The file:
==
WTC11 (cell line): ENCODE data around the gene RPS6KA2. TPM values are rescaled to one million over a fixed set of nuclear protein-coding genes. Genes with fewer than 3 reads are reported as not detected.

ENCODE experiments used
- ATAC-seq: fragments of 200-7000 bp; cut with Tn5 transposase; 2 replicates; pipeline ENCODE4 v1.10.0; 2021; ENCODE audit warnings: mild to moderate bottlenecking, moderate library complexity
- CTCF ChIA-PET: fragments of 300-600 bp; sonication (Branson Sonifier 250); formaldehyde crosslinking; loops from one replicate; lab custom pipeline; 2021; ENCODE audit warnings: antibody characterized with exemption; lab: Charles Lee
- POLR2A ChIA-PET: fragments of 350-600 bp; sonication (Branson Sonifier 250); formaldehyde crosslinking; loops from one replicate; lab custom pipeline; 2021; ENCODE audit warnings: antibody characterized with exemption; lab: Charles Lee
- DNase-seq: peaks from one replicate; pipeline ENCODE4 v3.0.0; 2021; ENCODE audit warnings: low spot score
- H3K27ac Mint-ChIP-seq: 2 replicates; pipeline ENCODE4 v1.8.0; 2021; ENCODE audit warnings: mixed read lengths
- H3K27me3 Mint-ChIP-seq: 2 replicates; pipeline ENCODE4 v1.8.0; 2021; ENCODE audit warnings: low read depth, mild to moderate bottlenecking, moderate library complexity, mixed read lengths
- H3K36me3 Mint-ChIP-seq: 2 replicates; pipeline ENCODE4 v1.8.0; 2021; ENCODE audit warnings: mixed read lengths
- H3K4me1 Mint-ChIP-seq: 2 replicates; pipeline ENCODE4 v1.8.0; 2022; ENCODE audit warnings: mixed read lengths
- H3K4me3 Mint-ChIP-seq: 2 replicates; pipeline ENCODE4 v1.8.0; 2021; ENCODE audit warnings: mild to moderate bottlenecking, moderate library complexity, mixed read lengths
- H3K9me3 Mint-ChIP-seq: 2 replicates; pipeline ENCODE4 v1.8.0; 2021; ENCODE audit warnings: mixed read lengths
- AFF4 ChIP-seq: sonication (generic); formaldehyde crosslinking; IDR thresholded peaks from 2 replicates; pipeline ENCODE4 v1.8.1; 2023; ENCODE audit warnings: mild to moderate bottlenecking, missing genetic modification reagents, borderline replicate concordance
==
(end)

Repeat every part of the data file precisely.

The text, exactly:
WTC11 (cell line): ENCODE data around the gene RPS6KA2. TPM values are rescaled to one million over a fixed set of nuclear protein-coding genes. Genes with fewer than 3 reads are reported as not detected.

ENCODE experiments used
- ATAC-seq: fragments of 200-7000 bp; cut with Tn5 transposase; 2 replicates; pipeline ENCODE4 v1.10.0; 2021; ENCODE audit warnings: mild to moderate bottlenecking, moderate library complexity
- CTCF ChIA-PET: fragments of 300-600 bp; sonication (Branson Sonifier 250); formaldehyde crosslinking; loops from one replicate; lab custom pipeline; 2021; ENCODE audit warnings: antibody characterized with exemption; lab: Charles Lee
- POLR2A ChIA-PET: fragments of 350-600 bp; sonication (Branson Sonifier 250); formaldehyde crosslinking; loops from one replicate; lab custom pipeline; 2021; ENCODE audit warnings: antibody characterized with exemption; lab: Charles Lee
- DNase-seq: peaks from one replicate; pipeline ENCODE4 v3.0.0; 2021; ENCODE audit warnings: low spot score
- H3K27ac Mint-ChIP-seq: 2 replicates; pipeline ENCODE4 v1.8.0; 2021; ENCODE audit warnings: mixed read lengths
- H3K27me3 Mint-ChIP-seq: 2 replicates; pipeline ENCODE4 v1.8.0; 2021; ENCODE audit warnings: low read depth, mild to moderate bottlenecking, moderate library complexity, mixed read lengths
- H3K36me3 Mint-ChIP-seq: 2 replicates; pipeline ENCODE4 v1.8.0; 2021; ENCODE audit warnings: mixed read lengths
- H3K4me1 Mint-ChIP-seq: 2 replicates; pipeline ENCODE4 v1.8.0; 2022; ENCODE audit warnings: mixed read lengths
- H3K4me3 Mint-ChIP-seq: 2 replicates; pipeline ENCODE4 v1.8.0; 2021; ENCODE audit warnings: mild to moderate bottlenecking, moderate library complexity, mixed read lengths
- H3K9me3 Mint-ChIP-seq: 2 replicates; pipeline ENCODE4 v1.8.0; 2021; ENCODE audit warnings: mixed read lengths
- AFF4 ChIP-seq: sonication (generic); formaldehyde crosslinking; IDR thresholded peaks from 2 replicates; pipeline ENCODE4 v1.8.1; 2023; ENCODE audit warnings: mild to moderate bottlenecking, missing genetic modification reagents, borderline replicate concordance